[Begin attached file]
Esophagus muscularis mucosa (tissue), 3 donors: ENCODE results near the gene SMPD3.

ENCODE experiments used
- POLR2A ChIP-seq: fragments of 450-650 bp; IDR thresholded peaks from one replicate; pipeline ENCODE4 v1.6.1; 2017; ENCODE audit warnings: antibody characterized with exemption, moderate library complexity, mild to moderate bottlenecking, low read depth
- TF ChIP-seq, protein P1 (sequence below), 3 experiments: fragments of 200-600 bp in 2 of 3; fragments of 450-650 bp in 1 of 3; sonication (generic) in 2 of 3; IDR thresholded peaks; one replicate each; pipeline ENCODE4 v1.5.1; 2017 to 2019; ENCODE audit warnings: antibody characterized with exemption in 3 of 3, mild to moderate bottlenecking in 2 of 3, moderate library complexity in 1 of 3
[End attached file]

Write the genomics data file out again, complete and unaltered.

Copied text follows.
Esophagus muscularis mucosa (tissue), 3 donors: ENCODE results near the gene SMPD3.

ENCODE experiments used
- POLR2A ChIP-seq: fragments of 450-650 bp; IDR thresholded peaks from one replicate; pipeline ENCODE4 v1.6.1; 2017; ENCODE audit warnings: antibody characterized with exemption, moderate library complexity, mild to moderate bottlenecking, low read depth
- TF ChIP-seq, protein P1 (sequence below), 3 experiments: fragments of 200-600 bp in 2 of 3; fragments of 450-650 bp in 1 of 3; sonication (generic) in 2 of 3; IDR thresholded peaks; one replicate each; pipeline ENCODE4 v1.5.1; 2017 to 2019; ENCODE audit warnings: antibody characterized with exemption in 3 of 3, mild to moderate bottlenecking in 2 of 3, moderate library complexity in 1 of 3